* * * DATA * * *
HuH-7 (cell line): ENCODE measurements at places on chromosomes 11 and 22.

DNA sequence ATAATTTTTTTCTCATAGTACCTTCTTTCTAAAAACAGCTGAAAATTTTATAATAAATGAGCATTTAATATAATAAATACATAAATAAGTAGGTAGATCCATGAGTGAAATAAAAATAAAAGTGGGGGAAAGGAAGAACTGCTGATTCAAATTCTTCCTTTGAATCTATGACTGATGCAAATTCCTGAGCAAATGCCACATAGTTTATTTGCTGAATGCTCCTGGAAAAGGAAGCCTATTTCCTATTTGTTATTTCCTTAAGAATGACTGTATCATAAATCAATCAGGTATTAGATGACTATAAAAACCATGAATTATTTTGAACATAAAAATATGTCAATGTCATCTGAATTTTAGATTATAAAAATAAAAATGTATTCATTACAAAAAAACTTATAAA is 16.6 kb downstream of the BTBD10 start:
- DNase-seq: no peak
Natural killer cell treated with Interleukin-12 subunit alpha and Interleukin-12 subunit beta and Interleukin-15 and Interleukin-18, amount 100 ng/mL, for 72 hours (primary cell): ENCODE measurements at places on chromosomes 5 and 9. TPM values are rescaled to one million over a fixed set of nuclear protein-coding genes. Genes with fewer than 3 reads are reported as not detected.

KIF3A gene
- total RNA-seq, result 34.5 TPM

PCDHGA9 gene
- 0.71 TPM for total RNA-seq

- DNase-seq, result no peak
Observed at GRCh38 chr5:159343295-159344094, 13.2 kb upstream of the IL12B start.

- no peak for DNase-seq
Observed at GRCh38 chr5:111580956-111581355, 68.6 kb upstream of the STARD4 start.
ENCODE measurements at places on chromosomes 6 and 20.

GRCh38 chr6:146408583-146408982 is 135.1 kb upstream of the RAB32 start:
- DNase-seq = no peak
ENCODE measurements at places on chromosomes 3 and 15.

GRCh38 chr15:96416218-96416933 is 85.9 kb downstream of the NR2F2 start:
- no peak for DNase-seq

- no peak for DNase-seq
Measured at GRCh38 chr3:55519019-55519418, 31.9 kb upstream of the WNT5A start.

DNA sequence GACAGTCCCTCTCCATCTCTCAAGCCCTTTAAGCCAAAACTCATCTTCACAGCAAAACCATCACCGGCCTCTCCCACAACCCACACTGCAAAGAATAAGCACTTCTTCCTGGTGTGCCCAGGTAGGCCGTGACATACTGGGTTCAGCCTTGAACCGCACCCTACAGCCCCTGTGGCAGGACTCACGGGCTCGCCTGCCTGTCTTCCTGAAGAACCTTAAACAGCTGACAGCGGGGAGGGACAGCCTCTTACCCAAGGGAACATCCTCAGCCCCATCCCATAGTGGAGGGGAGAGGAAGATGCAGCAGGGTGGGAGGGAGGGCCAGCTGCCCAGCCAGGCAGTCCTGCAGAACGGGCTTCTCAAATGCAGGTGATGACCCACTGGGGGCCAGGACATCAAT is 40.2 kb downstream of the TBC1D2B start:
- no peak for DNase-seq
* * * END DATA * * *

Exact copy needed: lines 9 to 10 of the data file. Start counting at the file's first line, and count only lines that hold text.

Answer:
- DNase-seq, result no peak
Observed at GRCh38 chr5:159343295-159344094, 13.2 kb upstream of the IL12B start.